Last week, The Atlantic magazine fired its just-hired conservative columnist, Kevin Williamson, over old comments that women who have abortions should get the same penalties as murderers, “up to and including hanging.” Leaving aside squabbles over how much he meant it, this incident exposes the deep divide between conservatives and liberals on abortion — and more important, the need for more nuanced conversation.
Conservative commentators say liberals outraged by his remarks simply cannot understand or respect the belief that the developing fetus is a full human, that abortion is murder, and that the more than 55 million abortions legally performed in the United States since Roe v. Wade represent mass slaughter.
Blindness to this perspective, they say, explains why Williamson’s view is considered extreme and shocking, while endorsement of abortion when the fetus is diagnosed with Down syndrome is not.
But in truth, the absolutist pro-life viewpoint is hard to take seriously because most people who profess to hold it don’t act as if they take it seriously. Indeed, if that view were consistently followed in a society in which majorities back legal abortion, the consequences would be destructive. If you really believe we are amid an abortion holocaust, can you coexist amicably with people who support such a monstrosity? For that matter, shouldn’t you consider the use of violence to stop the slaughter — including abortion clinic bombings — morally permissible?
Besides, most of our social norms don’t treat a fetus as a full human. Early miscarriages (of which about 3 million happen annually in the United States, according to the Centers for Disease Control and Prevention) can be traumatic, but they are seen very differently from the death of a child.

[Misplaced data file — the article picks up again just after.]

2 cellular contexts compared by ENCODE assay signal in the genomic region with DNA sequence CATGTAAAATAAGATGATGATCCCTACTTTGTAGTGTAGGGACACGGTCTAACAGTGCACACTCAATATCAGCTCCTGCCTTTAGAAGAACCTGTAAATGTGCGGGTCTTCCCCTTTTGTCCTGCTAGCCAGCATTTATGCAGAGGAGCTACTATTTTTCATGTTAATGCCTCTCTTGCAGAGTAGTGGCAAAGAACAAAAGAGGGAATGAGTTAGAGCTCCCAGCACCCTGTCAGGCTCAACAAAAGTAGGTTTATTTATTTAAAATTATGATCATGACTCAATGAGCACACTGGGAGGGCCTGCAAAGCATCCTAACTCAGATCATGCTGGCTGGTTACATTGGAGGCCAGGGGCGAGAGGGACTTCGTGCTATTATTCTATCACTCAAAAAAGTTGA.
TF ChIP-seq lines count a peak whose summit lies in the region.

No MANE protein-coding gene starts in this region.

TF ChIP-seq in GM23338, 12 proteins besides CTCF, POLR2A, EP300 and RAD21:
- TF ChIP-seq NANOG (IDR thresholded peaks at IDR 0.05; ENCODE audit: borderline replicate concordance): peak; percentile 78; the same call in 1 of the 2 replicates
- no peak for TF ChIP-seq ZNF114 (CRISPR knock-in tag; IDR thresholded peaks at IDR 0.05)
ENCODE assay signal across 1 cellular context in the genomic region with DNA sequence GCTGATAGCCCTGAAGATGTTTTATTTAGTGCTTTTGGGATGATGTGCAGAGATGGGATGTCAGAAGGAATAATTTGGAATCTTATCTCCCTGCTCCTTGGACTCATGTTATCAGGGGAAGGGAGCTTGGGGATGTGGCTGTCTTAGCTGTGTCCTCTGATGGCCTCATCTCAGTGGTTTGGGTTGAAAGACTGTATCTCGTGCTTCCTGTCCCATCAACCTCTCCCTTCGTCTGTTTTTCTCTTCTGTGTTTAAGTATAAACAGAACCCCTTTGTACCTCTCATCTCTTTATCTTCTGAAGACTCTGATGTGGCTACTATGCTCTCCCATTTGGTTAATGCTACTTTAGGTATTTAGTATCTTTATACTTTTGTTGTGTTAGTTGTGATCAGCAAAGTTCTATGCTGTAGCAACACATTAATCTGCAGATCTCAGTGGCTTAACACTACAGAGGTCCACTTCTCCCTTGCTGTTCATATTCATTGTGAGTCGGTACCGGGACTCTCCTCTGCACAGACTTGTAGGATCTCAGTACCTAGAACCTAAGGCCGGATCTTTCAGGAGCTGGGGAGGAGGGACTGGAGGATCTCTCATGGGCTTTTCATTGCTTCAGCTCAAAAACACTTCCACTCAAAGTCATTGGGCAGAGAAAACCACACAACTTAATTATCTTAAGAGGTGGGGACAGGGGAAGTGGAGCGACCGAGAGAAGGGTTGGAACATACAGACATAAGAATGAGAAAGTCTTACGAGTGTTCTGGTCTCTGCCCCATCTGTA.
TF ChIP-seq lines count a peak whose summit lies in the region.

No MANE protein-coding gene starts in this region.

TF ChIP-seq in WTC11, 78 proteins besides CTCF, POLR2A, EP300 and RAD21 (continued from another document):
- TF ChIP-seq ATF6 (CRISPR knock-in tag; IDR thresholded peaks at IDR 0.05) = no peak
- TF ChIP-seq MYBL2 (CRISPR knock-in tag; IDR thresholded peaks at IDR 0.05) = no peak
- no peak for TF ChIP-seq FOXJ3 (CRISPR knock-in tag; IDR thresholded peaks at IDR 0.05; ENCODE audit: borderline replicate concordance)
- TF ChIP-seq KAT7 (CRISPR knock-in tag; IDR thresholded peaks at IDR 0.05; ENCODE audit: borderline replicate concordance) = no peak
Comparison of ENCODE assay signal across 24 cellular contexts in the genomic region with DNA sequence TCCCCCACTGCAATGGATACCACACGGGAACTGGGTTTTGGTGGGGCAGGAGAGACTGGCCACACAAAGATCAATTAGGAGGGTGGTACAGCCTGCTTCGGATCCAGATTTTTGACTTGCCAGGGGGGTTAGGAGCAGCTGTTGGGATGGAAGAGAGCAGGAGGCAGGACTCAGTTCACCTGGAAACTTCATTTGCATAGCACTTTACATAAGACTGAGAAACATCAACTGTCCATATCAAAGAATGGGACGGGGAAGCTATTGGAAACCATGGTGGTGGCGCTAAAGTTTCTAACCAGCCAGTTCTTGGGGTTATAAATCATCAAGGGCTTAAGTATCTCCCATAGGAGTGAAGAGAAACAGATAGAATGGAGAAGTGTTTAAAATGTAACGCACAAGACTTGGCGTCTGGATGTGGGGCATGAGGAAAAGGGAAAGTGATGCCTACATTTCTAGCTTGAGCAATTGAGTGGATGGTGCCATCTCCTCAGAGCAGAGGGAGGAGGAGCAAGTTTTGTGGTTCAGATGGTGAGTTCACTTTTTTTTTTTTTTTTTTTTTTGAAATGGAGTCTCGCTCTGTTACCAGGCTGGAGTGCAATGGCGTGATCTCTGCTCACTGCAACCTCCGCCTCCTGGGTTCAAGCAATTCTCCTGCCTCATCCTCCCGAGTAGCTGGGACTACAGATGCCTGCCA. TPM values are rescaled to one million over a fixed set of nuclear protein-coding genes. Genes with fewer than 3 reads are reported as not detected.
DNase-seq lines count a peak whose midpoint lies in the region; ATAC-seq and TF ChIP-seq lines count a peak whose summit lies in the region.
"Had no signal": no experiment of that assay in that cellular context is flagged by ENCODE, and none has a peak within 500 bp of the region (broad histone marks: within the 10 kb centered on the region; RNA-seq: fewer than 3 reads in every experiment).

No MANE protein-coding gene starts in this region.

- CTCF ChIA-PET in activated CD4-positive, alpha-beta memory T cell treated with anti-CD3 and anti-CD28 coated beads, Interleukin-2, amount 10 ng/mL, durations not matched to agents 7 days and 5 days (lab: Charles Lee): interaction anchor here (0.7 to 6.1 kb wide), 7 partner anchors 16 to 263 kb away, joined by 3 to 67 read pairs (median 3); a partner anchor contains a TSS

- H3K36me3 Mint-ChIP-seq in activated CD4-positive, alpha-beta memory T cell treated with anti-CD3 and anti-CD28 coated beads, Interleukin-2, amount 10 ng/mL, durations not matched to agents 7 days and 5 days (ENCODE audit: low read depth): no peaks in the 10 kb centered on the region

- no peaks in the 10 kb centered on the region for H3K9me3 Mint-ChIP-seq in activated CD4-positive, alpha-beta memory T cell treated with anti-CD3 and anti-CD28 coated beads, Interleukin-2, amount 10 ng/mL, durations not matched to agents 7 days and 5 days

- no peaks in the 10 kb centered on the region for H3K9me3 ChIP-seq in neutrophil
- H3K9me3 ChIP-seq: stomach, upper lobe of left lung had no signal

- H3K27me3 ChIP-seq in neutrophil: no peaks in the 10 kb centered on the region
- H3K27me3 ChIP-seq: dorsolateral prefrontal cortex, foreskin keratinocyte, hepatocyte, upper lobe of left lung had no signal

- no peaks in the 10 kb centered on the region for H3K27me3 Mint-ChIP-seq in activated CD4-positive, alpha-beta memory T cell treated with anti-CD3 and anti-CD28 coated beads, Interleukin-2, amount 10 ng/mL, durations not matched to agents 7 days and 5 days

But the pro-choice position, which I support, has its own contradictions. The unborn child is a “baby” when wanted, a “fetus” when it is not. It can be treated as a homicide victim when a pregnant woman is murdered. Recent advances in ultrasound technology and fetal surgery are hailed as important progress, yet there is little recognition that the gains make the humanity of the unborn — at least in later stages of pregnancy — an uncontestable reality.
Outside the political and pundit class, most Americans have fairly complicated views of abortion; according to the Gallup Poll, about 30 percent believe it should always be legal, and about 20 percent say it should always be illegal, while most of the rest are in between. They might not see abortion as baby-killing, but they believe that the destruction of a growing human organism poses moral problems other surgeries do not.
Yet such complexities are largely missing from public discourse. Pro-life conservatives speak of unwanted pregnancy as an “inconvenience,” ignoring the fact that it is a drastic infringement on women’s bodily autonomy (and that bodily autonomy is one of our fundamental values). Pro-choice liberals deny that unborn life has any moral standing, focusing solely on women’s rights (and ignoring the gender inequality of the system, where only women can opt out of parenthood post-conception).
More nuance on abortion would lead to more dialogue and probably more compromise — including more restrictions after the first trimester and a more solid wall between abortion and taxpayer-funded services. While such compromises would likely be seen as a retreat by many on the pro-choice side, they would significantly lower pro-life passions, helping protect abortion rights long-term.
Our hyper-polarized politics are not conducive to nuanced dialogue on anything, especially a topic as emotional as abortion. But we can always try.
Cathy Young is a contributing editor to Reason magazine.